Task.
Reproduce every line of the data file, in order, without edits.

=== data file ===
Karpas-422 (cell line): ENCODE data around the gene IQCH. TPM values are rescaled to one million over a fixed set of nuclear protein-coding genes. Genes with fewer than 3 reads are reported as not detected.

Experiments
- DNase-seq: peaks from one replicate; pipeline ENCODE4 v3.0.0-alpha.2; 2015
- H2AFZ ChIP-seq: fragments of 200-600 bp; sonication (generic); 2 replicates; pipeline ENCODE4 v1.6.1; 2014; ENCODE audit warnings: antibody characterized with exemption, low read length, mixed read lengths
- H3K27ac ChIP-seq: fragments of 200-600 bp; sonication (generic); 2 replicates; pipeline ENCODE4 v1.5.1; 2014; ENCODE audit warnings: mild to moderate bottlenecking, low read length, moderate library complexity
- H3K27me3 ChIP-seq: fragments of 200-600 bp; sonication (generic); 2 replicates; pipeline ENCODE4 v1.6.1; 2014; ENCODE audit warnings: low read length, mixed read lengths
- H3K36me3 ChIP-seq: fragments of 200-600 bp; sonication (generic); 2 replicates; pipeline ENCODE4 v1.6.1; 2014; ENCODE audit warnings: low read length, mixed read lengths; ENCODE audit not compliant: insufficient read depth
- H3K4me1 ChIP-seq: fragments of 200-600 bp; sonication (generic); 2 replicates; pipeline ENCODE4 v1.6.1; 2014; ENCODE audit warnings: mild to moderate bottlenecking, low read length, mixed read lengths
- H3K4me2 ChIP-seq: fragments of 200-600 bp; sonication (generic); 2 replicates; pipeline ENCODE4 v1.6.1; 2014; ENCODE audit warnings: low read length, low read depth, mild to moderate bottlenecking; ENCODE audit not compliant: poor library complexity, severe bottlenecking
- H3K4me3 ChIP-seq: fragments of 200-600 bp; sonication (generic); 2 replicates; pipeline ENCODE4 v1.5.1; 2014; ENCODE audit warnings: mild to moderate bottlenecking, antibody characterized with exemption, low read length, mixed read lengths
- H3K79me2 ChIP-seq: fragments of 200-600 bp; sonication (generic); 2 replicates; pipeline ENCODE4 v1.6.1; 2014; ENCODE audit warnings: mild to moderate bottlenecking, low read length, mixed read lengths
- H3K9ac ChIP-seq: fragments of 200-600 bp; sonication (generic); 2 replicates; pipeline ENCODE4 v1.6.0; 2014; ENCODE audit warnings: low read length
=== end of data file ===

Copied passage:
Karpas-422 (cell line): ENCODE data around the gene IQCH. TPM values are rescaled to one million over a fixed set of nuclear protein-coding genes. Genes with fewer than 3 reads are reported as not detected.

Experiments
- DNase-seq: peaks from one replicate; pipeline ENCODE4 v3.0.0-alpha.2; 2015
- H2AFZ ChIP-seq: fragments of 200-600 bp; sonication (generic); 2 replicates; pipeline ENCODE4 v1.6.1; 2014; ENCODE audit warnings: antibody characterized with exemption, low read length, mixed read lengths
- H3K27ac ChIP-seq: fragments of 200-600 bp; sonication (generic); 2 replicates; pipeline ENCODE4 v1.5.1; 2014; ENCODE audit warnings: mild to moderate bottlenecking, low read length, moderate library complexity
- H3K27me3 ChIP-seq: fragments of 200-600 bp; sonication (generic); 2 replicates; pipeline ENCODE4 v1.6.1; 2014; ENCODE audit warnings: low read length, mixed read lengths
- H3K36me3 ChIP-seq: fragments of 200-600 bp; sonication (generic); 2 replicates; pipeline ENCODE4 v1.6.1; 2014; ENCODE audit warnings: low read length, mixed read lengths; ENCODE audit not compliant: insufficient read depth
- H3K4me1 ChIP-seq: fragments of 200-600 bp; sonication (generic); 2 replicates; pipeline ENCODE4 v1.6.1; 2014; ENCODE audit warnings: mild to moderate bottlenecking, low read length, mixed read lengths
- H3K4me2 ChIP-seq: fragments of 200-600 bp; sonication (generic); 2 replicates; pipeline ENCODE4 v1.6.1; 2014; ENCODE audit warnings: low read length, low read depth, mild to moderate bottlenecking; ENCODE audit not compliant: poor library complexity, severe bottlenecking
- H3K4me3 ChIP-seq: fragments of 200-600 bp; sonication (generic); 2 replicates; pipeline ENCODE4 v1.5.1; 2014; ENCODE audit warnings: mild to moderate bottlenecking, antibody characterized with exemption, low read length, mixed read lengths
- H3K79me2 ChIP-seq: fragments of 200-600 bp; sonication (generic); 2 replicates; pipeline ENCODE4 v1.6.1; 2014; ENCODE audit warnings: mild to moderate bottlenecking, low read length, mixed read lengths
- H3K9ac ChIP-seq: fragments of 200-600 bp; sonication (generic); 2 replicates; pipeline ENCODE4 v1.6.0; 2014; ENCODE audit warnings: low read length